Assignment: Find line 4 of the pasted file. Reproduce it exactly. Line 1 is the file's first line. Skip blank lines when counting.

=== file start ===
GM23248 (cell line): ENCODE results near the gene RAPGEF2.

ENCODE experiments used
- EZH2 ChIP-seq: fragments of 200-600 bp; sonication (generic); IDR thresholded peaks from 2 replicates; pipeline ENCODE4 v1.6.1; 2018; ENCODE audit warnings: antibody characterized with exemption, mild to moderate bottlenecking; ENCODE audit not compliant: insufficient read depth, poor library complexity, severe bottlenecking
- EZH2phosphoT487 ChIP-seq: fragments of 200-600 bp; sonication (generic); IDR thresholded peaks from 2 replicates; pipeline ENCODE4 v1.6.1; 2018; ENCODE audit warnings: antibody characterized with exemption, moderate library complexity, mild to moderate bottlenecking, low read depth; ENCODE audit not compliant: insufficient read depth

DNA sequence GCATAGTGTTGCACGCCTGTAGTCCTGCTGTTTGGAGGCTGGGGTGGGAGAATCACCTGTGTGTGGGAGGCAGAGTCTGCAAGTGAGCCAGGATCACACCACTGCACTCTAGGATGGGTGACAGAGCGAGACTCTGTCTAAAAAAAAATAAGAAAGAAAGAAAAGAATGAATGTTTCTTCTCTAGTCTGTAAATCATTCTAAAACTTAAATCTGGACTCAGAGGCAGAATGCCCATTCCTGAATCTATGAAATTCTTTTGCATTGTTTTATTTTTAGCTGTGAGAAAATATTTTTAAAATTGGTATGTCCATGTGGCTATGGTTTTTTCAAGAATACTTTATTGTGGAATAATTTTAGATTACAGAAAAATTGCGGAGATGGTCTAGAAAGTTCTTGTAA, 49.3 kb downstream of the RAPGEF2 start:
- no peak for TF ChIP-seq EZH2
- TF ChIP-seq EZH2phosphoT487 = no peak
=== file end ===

- EZH2phosphoT487 ChIP-seq: fragments of 200-600 bp; sonication (generic); IDR thresholded peaks from 2 replicates; pipeline ENCODE4 v1.6.1; 2018; ENCODE audit warnings: antibody characterized with exemption, moderate library complexity, mild to moderate bottlenecking, low read depth; ENCODE audit not compliant: insufficient read depth